Jury Instructions: The Roadmap of Your Case


Just as you should never leave for a trip without a map (or more likely these days, a good GPS), you should never begin preparing a case for a jury without looking at the jury instructions for the claims and defenses pleaded.  Jury instructions set forth the elements of a cause of action or a defense that a party must prove in order to succeed at trial.  Although they are rooted in statutory and case law, jury instructions are often a simple recitation of the issues to be proven at trial.  This makes sense, considering that the purpose of the instructions is to explain the applicable law of the case to the jury, which is most often comprised of non-lawyers. 

In California, model jury instructions are promulgated by an advisory committee of the Judicial Council of California, a collection of state court judges – including the Chief Justice of the California Supreme Court – attorneys, members of the California Legislature, and administrative staff of the courts.  Because these instructions have been researched and vetted by a council of lawyers and judges, trial court judges are often reluctant to stray from them.  This is not to say that you should not offer alternative instructions or suggested changes in the model language to fit the particular needs of your case.  Indeed, you will waive your opportunity to argue on appeal that the jury should have been instructed differently if you fail to offer an instruction at the time of trial.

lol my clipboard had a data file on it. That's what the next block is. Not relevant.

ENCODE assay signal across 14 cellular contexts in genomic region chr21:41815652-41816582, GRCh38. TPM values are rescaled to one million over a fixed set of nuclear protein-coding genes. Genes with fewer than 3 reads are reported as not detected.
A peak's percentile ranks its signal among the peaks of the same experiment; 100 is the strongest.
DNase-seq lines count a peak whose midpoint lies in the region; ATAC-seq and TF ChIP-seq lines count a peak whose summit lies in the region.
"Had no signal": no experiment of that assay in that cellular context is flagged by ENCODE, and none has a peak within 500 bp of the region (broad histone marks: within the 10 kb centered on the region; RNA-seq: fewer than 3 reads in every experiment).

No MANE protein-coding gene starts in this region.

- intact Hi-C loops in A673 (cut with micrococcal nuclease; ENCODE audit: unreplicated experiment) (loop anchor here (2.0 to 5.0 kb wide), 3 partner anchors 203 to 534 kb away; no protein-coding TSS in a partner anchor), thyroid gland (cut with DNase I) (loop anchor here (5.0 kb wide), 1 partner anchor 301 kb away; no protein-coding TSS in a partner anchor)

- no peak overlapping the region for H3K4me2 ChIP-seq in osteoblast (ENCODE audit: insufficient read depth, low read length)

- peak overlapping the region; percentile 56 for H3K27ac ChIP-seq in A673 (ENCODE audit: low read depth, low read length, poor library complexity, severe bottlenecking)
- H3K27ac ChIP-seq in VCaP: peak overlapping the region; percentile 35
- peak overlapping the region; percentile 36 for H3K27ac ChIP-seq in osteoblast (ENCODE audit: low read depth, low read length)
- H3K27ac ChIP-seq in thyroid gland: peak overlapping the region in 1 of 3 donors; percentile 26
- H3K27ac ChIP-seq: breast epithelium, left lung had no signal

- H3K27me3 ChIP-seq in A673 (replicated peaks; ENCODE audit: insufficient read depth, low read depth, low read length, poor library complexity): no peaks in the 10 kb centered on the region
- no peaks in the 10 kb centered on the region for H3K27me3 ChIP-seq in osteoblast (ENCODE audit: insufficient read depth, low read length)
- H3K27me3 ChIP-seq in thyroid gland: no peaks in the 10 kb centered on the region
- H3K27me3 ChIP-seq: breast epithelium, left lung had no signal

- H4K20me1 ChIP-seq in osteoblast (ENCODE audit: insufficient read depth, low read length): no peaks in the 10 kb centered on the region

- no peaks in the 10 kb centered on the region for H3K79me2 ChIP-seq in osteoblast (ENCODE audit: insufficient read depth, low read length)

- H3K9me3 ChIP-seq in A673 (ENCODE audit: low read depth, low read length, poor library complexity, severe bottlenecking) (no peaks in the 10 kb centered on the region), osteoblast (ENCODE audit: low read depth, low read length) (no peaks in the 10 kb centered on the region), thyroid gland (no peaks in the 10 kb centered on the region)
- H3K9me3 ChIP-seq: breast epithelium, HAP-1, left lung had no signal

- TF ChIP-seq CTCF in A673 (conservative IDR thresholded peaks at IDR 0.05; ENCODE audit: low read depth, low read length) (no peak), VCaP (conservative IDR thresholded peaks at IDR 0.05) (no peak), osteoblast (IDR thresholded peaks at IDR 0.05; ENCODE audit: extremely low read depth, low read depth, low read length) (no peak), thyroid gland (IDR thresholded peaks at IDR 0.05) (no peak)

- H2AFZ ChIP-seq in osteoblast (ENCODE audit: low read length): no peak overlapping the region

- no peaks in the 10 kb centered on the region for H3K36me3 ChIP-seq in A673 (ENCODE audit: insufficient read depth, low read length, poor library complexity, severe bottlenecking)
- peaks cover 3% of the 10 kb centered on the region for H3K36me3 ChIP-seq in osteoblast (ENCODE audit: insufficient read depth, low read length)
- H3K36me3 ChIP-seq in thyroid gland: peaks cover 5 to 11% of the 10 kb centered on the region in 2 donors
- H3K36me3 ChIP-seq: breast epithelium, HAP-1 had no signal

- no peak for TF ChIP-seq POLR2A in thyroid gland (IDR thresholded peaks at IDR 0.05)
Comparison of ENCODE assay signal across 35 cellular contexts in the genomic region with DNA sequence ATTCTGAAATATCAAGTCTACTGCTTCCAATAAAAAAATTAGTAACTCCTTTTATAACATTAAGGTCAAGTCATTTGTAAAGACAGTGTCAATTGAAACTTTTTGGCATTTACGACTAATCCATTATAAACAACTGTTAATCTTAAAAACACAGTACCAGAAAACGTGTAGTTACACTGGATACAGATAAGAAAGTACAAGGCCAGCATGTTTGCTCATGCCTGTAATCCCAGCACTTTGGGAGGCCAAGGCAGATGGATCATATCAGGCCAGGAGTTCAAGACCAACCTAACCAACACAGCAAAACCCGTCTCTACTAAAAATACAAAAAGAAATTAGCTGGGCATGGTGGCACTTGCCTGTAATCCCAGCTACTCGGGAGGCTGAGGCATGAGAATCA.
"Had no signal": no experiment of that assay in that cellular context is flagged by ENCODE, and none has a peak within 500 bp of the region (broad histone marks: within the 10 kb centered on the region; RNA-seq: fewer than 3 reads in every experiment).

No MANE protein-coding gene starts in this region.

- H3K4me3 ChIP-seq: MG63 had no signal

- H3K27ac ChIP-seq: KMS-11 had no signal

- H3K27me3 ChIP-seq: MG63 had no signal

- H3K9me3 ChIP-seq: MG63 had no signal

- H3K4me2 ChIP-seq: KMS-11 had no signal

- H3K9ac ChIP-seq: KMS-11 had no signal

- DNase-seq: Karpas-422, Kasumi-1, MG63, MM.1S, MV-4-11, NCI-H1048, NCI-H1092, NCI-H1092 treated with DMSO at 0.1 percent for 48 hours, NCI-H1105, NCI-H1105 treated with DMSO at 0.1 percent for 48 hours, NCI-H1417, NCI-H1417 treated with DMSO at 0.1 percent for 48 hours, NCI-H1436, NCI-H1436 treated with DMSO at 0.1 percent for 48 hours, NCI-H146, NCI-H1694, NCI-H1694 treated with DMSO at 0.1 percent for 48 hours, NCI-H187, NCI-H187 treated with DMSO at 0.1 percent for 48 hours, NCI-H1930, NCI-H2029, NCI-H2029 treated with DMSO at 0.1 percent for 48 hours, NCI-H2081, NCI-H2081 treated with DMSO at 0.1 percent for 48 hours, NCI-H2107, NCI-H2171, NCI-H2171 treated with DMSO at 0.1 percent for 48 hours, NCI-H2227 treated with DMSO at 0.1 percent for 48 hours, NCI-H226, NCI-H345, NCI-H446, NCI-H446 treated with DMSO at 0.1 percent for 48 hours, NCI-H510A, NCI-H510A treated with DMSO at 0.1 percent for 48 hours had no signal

Jury instructions should inform your case strategy.  Civil discovery, which is perhaps the largest portion of case preparation, should be tailored to seek information relating to proving or refuting the claims or defenses.  The Discovery Act permits discovery of any non-privileged information “that is relevant to the subject matter involved in the pending action” and that is “itself admissible in evidence or is reasonably calculated to lead to the discovery of admissible evidence.”  Cal. Code Civ. Proc. § 2017.010.  Given the broad scope of permissible discovery, it is easy to lose sight of the purpose for which you are seeking the information.  Using the applicable jury instructions as your guide will help you focus on what is really important to your case.  Consider how the witnesses you depose, the documents you request and produce, and the interrogatories you propound establish evidence to support the elements of your claims or defenses.  When responding to written discovery, review the applicable jury instruction to ensure that your responses track the necessary language of the instructions to support your position because a particular turn of phrase in a verified discovery response may mean the difference between victory and defeat at trial.

Jury instructions are also crucial in motion practice.  Motions for summary judgment or summary adjudication before trial and motions for nonsuit during trial all depend on whether the nonmoving party has presented evidence to support its claims or defenses.  Jury instructions are the clearest expression of those elements, and should be consulted when making or defending such motions.  As trial approaches, motions in limine are an effective tool to preclude the admission of evidence that is not relevant to the issues to be presented at trial.  Knowing what is required to be proven at trial pursuant to the jury instructions will help you craft arguments to keep out extraneous information that is not relevant to the elements of a claim or defense and may be prejudicial to your case. 

Whether you are a plaintiff asking the jury to find in your favor or a defendant seeking to prevent a large verdict against you, reviewing, understanding, and referring to the applicable jury instructions early and often as you prepare your case will help you create a roadmap for your case and stay on course as you progress through discovery, motion practice, and trial.

DISCLAIMER: Because of the generality of this update, the information provided herein may not be applicable in all situations and should not be acted upon without specific legal advice based on particular situations.

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